One of the positive outcomes of the USGA Turfgrass and Environmental Research Program has been the successful development of breeding programs for southern turfgrasses. In 2010, Texas A&M University, University of Georgia, Oklahoma State University, North Carolina State University, and University of Florida received a five-year, $3.8 million grant from the U.S. Department of Agriculture's Specialty Crop Research Initiative (SCRI). The focus of this extensive breeding program is the development of grasses with better drought and salinity tolerance. Used as a financial match to secure the SCRI grant, the USGA funds $120,000 per year to a few of these universities.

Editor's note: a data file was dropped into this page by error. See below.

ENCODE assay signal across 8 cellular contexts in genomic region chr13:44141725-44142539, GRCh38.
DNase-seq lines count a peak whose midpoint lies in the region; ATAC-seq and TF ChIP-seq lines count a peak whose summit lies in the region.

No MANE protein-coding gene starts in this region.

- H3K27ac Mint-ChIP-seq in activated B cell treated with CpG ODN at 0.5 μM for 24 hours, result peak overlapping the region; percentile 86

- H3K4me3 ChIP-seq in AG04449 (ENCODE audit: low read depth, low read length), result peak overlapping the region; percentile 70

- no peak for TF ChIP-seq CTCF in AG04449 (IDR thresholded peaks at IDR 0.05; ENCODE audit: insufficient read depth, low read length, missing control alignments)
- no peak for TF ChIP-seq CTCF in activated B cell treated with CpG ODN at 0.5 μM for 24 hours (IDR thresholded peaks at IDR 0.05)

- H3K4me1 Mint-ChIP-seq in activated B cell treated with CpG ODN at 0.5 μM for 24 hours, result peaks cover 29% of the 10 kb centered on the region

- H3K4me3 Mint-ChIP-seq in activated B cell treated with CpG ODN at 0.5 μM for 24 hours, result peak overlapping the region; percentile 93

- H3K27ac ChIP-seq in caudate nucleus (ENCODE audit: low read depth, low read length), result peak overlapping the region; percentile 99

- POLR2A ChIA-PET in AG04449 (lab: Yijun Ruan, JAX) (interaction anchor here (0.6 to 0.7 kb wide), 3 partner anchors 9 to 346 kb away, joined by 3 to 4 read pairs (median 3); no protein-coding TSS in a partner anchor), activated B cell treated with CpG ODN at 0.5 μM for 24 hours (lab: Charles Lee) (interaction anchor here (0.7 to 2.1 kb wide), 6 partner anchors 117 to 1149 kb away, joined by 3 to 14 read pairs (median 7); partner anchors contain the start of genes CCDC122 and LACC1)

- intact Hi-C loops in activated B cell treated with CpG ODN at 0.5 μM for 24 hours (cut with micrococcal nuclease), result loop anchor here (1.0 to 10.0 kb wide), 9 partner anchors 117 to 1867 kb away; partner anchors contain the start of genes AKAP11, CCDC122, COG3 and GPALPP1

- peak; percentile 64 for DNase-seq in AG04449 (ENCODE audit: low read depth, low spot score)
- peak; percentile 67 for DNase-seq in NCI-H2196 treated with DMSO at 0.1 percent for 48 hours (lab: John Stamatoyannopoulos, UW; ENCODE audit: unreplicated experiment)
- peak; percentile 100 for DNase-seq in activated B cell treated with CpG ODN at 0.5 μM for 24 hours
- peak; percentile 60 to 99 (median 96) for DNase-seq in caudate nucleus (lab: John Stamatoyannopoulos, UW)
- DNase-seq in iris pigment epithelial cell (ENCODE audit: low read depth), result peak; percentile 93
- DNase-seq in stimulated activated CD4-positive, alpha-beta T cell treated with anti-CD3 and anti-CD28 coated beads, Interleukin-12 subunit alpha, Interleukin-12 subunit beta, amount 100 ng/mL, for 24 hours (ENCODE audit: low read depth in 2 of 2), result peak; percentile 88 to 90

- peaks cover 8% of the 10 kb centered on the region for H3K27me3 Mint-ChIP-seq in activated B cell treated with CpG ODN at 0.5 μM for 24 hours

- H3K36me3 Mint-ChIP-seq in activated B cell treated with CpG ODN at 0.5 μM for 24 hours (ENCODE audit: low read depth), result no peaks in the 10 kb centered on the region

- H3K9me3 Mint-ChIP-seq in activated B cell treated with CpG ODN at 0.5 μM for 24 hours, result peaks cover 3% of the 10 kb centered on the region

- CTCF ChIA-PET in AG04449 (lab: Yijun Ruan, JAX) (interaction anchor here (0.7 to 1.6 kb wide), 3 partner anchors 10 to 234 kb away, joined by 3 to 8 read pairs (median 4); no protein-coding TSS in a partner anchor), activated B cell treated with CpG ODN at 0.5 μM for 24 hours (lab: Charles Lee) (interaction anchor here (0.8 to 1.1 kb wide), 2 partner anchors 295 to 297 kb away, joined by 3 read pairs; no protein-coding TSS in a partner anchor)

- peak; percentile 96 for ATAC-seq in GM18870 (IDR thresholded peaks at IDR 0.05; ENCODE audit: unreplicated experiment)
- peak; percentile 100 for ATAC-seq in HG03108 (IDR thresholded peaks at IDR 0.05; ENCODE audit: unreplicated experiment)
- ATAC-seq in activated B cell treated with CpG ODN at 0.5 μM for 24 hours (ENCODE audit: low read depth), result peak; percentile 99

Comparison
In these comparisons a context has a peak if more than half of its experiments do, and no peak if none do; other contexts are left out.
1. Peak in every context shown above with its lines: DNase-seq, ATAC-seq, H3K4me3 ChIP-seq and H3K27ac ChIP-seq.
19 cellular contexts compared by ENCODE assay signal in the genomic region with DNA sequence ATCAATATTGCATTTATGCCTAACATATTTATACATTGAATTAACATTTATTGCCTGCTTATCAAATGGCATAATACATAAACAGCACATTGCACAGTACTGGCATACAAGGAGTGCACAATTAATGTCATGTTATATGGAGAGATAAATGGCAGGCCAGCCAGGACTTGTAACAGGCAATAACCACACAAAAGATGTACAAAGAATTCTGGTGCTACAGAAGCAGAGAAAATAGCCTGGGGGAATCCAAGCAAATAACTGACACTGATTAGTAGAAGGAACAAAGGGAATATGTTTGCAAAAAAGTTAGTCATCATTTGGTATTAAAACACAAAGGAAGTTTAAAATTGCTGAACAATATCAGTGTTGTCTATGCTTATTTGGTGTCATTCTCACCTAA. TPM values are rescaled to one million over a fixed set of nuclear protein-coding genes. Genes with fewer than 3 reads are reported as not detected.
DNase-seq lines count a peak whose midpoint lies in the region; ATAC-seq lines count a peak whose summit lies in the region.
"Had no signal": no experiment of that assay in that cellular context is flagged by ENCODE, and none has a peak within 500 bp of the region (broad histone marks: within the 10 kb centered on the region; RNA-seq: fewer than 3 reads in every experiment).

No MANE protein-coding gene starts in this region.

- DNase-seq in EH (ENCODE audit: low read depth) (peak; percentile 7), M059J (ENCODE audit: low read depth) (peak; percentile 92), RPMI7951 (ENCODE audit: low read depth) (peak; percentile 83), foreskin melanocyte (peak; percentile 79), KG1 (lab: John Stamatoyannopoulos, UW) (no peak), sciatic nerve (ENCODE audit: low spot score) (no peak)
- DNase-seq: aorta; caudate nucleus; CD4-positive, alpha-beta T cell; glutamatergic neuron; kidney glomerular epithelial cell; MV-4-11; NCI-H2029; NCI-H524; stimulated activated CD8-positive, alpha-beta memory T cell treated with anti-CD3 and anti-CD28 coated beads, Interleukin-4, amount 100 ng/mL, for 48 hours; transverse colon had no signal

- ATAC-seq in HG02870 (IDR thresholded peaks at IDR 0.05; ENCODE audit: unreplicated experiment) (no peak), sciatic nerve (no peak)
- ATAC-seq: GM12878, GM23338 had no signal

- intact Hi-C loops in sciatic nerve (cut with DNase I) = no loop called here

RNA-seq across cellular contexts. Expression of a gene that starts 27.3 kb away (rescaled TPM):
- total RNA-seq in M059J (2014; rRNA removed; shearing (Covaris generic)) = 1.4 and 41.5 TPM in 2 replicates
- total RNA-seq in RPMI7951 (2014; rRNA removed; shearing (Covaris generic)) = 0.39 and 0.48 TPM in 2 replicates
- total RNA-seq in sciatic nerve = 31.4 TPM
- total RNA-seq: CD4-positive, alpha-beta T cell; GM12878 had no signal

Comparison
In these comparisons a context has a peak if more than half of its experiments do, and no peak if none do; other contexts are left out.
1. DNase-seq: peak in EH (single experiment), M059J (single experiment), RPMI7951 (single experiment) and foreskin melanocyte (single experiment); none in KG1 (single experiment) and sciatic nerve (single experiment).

With the fourth year of this research nearing completion, hundreds of new bermuda, zoysia, seashore paspalum and St. Augustine grasses tested throughout the Southeast United States for drought and salinity tolerance will provide promising new cultivars. The tests for drought tolerance were very successful in Oklahoma and Texas where severe droughts have occurred during the 2011 and 2012 summers. The unusually cold 2013-2014 winter also provided an excellent test of the freeze tolerance of these warm-season grasses. Tests for tolerance to salty or brackish water are being conducted in Georgia and Texas. All of the universities are conducting cultivar trials of the grasses that have survived the best over the last three years. Three promising bermudagrasses and more than 10 zoysiagrasses from this cooperative breeding program were entered into the 2013 National Turfgrass Evaluation Trials.